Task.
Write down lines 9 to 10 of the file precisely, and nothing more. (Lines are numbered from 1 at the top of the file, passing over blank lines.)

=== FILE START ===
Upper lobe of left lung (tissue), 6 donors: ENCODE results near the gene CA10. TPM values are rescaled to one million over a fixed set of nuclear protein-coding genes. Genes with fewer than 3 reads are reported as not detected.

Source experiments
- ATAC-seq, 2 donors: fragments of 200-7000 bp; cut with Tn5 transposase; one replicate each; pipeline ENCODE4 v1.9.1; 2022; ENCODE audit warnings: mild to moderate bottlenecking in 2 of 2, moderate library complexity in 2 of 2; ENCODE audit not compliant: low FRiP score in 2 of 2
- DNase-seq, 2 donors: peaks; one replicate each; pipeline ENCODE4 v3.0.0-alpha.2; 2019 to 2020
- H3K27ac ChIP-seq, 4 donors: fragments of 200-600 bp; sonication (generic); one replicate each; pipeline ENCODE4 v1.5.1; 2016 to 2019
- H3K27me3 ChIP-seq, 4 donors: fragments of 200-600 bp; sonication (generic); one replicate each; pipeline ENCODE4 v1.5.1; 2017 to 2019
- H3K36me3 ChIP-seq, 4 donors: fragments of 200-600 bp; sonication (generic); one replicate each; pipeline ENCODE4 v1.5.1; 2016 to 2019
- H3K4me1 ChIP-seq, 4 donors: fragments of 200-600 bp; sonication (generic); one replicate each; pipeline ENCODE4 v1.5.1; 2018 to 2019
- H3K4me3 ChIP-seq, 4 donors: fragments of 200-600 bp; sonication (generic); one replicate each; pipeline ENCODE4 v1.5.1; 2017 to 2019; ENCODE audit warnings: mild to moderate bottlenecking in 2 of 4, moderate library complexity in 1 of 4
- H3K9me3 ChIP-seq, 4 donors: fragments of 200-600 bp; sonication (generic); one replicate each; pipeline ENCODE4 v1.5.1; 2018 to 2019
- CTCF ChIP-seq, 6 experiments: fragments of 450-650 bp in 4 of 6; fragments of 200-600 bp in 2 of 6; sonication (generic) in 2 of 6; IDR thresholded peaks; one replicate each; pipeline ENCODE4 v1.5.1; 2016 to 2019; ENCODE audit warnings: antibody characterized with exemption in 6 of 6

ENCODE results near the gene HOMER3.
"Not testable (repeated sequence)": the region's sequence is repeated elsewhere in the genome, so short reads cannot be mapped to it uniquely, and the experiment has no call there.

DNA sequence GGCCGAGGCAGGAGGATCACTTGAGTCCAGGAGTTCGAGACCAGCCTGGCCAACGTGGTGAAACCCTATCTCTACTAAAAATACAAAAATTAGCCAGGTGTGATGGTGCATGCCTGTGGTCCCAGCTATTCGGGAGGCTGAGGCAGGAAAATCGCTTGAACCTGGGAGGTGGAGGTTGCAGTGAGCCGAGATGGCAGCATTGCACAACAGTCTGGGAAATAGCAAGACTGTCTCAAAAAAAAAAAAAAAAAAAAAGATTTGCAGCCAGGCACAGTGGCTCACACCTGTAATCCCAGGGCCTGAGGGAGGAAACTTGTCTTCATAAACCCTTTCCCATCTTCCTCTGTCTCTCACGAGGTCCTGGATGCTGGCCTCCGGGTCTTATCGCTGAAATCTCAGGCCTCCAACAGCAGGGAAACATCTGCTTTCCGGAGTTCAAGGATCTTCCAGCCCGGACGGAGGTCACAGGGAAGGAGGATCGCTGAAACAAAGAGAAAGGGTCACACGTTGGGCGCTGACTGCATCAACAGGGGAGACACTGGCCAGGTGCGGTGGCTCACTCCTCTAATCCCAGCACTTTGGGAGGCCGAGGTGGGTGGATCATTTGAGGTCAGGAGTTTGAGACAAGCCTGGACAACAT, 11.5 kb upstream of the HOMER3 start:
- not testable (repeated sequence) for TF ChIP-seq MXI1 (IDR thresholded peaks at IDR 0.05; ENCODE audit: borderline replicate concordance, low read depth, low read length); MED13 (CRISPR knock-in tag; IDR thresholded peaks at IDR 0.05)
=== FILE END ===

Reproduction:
- H3K4me3 ChIP-seq, 4 donors: fragments of 200-600 bp; sonication (generic); one replicate each; pipeline ENCODE4 v1.5.1; 2017 to 2019; ENCODE audit warnings: mild to moderate bottlenecking in 2 of 4, moderate library complexity in 1 of 4
- H3K9me3 ChIP-seq, 4 donors: fragments of 200-600 bp; sonication (generic); one replicate each; pipeline ENCODE4 v1.5.1; 2018 to 2019